A review article reported the deaths of 7 MHS pediatric patients who experienced an awake MH event.25 Many of these children had been diagnosed clinically and had a positive muscle contracture test and a positive test for a causal genetic mutation. Testing of family members with the same RYR1 variants were found to have positive contracture tests consistent with MHS or in vitro testing demonstrating a 2-fold increase in response to caffeine exposure.
The common findings among these children were viral illnesses, high environmental temperatures, and stress at the time of the awake MH event and death. These findings seem to corroborate the effect of stress in an earlier report of awake MH episodes in male patients with confirmed MHS.26 It was noted that “extreme physical or emotional stress or fatigue resulted in aching joints, malaise, fevers of 40∞C or more, and soaking sweats.”
Comparison of the experiences of awake MH individuals to those cited in a paper on postoperative MH may suggest a link between awake MH and the occurrence of MH in the postoperative period. A retrospective study identified 10 patients having experienced MH out of 528 suspected cases, leading to the conclusion that postoperative MH does occur in a rare subset of MHS patients, with a prevalence of 1.9% in the study population.27 All 10 patients had received a volatile anesthetic agent and 5 had received succinylcholine. The case duration was from 35 to 660 minutes. All patients experienced an MH episode within 40 minutes, however the majority of patients demonstrated signs and symptoms within 15 minutes. The times were measured from when the anesthesiologist turned off the anesthetic agent to when the patient manifested signs of MH in the postanesthesia care unit.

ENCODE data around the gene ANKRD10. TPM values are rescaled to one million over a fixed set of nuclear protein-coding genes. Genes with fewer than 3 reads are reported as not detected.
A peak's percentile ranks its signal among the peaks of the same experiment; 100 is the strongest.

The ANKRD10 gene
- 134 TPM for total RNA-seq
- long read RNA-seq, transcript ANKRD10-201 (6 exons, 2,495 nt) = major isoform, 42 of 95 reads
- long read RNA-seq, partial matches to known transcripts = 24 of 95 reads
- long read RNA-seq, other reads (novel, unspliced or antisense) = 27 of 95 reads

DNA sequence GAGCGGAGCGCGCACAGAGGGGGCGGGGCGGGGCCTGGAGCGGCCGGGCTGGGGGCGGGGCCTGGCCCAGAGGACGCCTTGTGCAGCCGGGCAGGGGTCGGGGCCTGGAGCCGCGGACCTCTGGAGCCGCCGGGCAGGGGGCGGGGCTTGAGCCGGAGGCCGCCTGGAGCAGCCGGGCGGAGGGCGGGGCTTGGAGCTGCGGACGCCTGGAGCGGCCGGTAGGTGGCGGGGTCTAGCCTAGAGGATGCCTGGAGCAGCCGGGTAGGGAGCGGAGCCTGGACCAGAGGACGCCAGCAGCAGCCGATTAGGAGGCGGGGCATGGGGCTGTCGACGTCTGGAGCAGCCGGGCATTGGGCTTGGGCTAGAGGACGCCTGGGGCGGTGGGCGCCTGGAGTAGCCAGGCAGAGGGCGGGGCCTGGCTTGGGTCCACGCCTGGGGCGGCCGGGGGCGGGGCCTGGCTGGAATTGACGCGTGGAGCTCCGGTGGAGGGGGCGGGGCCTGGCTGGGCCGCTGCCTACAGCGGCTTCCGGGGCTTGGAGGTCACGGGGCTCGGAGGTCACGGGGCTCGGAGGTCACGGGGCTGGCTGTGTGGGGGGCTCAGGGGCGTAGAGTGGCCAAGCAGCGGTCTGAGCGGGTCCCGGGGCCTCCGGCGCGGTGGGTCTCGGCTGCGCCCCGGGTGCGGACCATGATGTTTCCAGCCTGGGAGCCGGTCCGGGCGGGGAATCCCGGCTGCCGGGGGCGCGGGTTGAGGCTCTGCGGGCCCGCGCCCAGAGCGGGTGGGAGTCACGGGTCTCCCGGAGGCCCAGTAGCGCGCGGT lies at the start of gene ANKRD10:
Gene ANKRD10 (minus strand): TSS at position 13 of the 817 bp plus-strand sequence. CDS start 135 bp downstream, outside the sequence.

Studies of MH-susceptible swine have found them to trigger because of emotional or physical stress, and some have hypothesized that the same may be the case in humans, although that contention has not been studied or proven. A notable difference is that MH-susceptible swine are homozygous for a single mutation in the RYR1 gene, while almost all humans are heterozygous and many different mutations or DNA variants have been linked to MH susceptibility. However, the role of stressors, such as return of mucle activity in conjunction with residual anesthetic levels in the immediate postoperative period, pain, and temperature instability, may offer some insight into a shared mechanism for awake MH and postoperative MH. The stress placed by any one or combination of factors may be sufficient to trigger MH or may add to the existing stressors to overcome the threshold for sparking a crisis.26-28 More studies are needed to verify or refute if a relationship exists between these 2 rare subtypes.